A view of Marathon’s Texas City refinery as rain from Harvey floods a road Saturday. (Brendan Smialowski/AFP/Getty Images)

Hurricane Harvey’s strike at the heart of the U.S. oil and gas industry caused backups throughout the petroleum system on Monday, from storage tanks in Cushing, Okla. to tankers waiting for gulf ports to reopen, and set U.S. gasoline prices soaring to the highest levels in two years.

The shutdown of about 2.2 million barrels, or 12 percent, of U.S. refining capacity has driven gasoline prices up as much as 6.8 percent since Friday. Prices eased off later in the day, however, finishing up 4.4 percent and up about 8 percent in the past week.

Analysts said that the coming end of the summer driving season and substantial inventories of gasoline and diesel would help dampen any price increase from Harvey.

Huge disruptions remain. The massive rainfall has restricted ship traffic in ports all across the Texas Gulf Coast from Corpus Christi to the Sabine Pass, with further restrictions likely in Louisiana as the storm crawls to the east. The ports of Lake Charles, La. and neighboring Port Arthur, Texas were closed to inbound traffic Monday, according to the US Coast Guard.

Bloomberg News reported that 14 tankers were in a logjam waiting to deliver crude oil.

The Port of Freeport was losing some of its water depth as silt washed from the bay was building up, according to S&P Platts, an analysis firm.

Robert McNally, president of the Rapidan Group, a consulting firm, said that the storms brought to a halt imports of crude oil from and exports of gasoline to Venezuela, putting more pressure on the country’s economy and fueling more disarray there.

He noted that the Trump administration has been reluctant to impose oil sanctions on Venezuela. “That debate just got resolved,” McNally said, “and it will add pressure on Venezuela as long as this lasts.”

He said that the United States imports about 700,000 barrels a day of heavy crude oil from Venezuela and exports about 75,000 barrels a day of refined petroleum products. Other shipments of refined products with supplies destined for Latin America were also curtailed.

The storm was also putting a damper on demand throughout the Gulf Coast region, and the closing of refineries and pipelines in Texas was creating a glut for pipelines further north that ordinarily funnel supplies to Gulf Coast refiners.

Cushing, a pipeline and storage hub, serves as the price point for the benchmark West Texas Intermediate-quality crude. Amid the pipeline backups, West Texas Intermediate prices fell more than 2.5 percent Monday, while the international benchmark Brent crude oil had fallen only 0.84 percent by mid-afternoon.

The storm also revived a long-running debate about the Strategic Petroleum Reserve, which holds 679 million barrels of crude oil in four locations in Texas and Louisiana. The reserve was created to deal with an embargo by foreign crude suppliers, in the wake of the embargo imposed in the early 1970s by the Arab members of the Organization of the Petroleum Exporting Countries.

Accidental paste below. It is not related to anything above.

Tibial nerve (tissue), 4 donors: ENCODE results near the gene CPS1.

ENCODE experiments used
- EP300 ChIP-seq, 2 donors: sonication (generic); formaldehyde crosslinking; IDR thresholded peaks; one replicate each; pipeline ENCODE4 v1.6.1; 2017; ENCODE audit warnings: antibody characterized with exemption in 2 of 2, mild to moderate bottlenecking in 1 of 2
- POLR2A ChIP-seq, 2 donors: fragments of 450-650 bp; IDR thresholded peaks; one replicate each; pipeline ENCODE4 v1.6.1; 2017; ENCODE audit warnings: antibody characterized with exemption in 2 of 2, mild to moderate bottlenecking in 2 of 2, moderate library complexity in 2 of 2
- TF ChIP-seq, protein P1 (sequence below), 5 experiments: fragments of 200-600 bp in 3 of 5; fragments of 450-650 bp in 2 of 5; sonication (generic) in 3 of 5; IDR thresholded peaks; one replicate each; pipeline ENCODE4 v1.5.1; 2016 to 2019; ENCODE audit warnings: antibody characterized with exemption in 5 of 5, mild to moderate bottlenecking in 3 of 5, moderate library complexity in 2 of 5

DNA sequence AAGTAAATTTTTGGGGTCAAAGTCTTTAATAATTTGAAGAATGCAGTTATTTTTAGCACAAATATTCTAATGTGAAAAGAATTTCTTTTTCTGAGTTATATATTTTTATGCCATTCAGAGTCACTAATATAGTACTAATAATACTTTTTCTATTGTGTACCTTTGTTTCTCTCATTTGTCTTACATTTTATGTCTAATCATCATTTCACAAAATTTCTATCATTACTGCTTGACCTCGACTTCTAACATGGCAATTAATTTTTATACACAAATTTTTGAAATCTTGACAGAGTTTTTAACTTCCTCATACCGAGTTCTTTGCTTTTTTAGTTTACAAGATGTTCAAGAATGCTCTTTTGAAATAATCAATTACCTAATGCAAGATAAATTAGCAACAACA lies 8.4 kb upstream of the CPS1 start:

On Monday, the Energy Department said that the largest SPR storage site, Bryan Mound near Freeport, Texas, was “drawdown impaired and unavailable,” according to a Harvey update by S&P Platts Global. Energy Department spokeswoman Jessica Szymanski would not comment on the report.

“What you need is a gasoline and diesel SPR, and it has to be in different regions,” said PIRA Energy’s managing director of global oil, Richard Joswick. “You have to have it when you need it.”

Many analysts have urged the government to add refined-product inventories in other parts of the country, such as the Northeast, which depend heavily on gasoline and diesel fuel from the gulf region. The Colonial pipeline that supplies much of the northeastern United States remained open, but analysts were watching that closely because part of the pipeline begins in waterlogged Houston.

Joswick said that it was still too early to be certain but that many oil and gas industry operators had learned from Hurricane Katrina and moved some of their equipment higher up to guard against flooding. “What that means is that it is less likely we’ll have the month-long outages we had post-Katrina,” he said.

The Environmental Protection Agency issued temporary waivers allowing refiners to use reformulated fuels under the Clear Air Act to ensure ample supplies of gasoline and diesel. The Texas Commission on Environmental Quality asked the EPA for the waivers, which will go into effect in 30 of Texas’s 254 counties. The waivers will last until Sept. 15.

Even as flooding spread, some companies said they were looking for ways to restart operations.

Valero, the nation’s largest refiner, said it was looking at ways to restart the two refineries it shut down in Corpus Christi. The company said in an update that it would seek “to determine the availability of necessary transportation and logistics infrastructure to resume refinery operations.”

Anadarko Petroleum, a major independent oil and gas producer, said it had resumed production at its Constitution, Heidelberg, Holstein and Marco Polo platforms, all located offshore in the central Gulf of Mexico. The company also said it is also working to restart production at its Lucius facility, located further southwest near Mexican waters.